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Getting university IP to market: How Canada falls short

This is the 27th article in a continuing series that examines the state of the ecosystem necessary to successfully bring technology to market. Based on dozens of interviews with entrepreneurs, venture capitalists, angel investors, business leaders, academics, tech-transfer experts and policy makers, this series looks at what is working and what can be improved in the go-to-market ecosystem in the United States, Canada and Britain. We invite your feedback.

By Francis Moran and Leo Valiquette

The Canadian university system costs about $25 billion a year. The total income for all Canadian universities from licensing their intellectual property is around $50 million. Subtract the cost of managing that IP and you’re left with a net income of only $15 million. Getting technology to market is clearly not a big income stream for the typical Canadian university.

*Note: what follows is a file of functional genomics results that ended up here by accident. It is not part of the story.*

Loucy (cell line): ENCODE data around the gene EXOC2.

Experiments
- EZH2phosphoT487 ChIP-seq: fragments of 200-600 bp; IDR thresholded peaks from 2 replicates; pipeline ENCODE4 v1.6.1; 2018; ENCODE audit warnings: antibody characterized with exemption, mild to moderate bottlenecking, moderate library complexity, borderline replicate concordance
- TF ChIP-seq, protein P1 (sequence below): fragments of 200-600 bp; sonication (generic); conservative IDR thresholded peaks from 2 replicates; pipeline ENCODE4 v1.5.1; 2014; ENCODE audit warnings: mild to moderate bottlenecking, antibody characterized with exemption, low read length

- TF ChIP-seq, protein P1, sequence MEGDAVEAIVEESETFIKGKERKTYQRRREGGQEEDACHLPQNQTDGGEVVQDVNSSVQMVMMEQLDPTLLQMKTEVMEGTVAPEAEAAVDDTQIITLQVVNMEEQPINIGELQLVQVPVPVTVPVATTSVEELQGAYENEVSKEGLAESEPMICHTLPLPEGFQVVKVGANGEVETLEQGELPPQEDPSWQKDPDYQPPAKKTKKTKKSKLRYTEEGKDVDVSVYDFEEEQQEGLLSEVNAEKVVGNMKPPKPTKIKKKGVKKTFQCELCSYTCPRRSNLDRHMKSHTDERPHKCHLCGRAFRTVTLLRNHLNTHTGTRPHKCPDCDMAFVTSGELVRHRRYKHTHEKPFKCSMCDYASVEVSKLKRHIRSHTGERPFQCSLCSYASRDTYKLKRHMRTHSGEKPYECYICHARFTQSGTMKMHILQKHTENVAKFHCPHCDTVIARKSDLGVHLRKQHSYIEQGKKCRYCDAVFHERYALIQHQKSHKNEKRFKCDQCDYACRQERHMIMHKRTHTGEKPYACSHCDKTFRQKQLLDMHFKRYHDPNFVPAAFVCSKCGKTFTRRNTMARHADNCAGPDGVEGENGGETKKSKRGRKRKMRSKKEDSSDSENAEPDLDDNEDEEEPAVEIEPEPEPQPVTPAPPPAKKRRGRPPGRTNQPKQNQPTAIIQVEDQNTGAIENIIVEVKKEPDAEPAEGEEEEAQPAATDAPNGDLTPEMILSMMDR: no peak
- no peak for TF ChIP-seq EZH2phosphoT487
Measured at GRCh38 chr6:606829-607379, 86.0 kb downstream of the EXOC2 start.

Those numbers come from The Way Ahead, Meeting Canada’s Productivity Challenge, by Tom Brzustowski, a professor at the University of Ottawa’s Telfer School of Management. While the book is a few years old, the overall trend illustrated by those numbers hasn’t changed. However, Brzustowski also quotes one of our past contributors, Doyletech’s Denzil Doyle, who puts these numbers in their proper context. According to Doyle, the IP income to universities represents only 2.5 percent of the new sales generated by products based on it. Do that math and you arrive at $2 billion — $2 billion in annual sales for the Canadian economy. That isn’t an insignificant sum.

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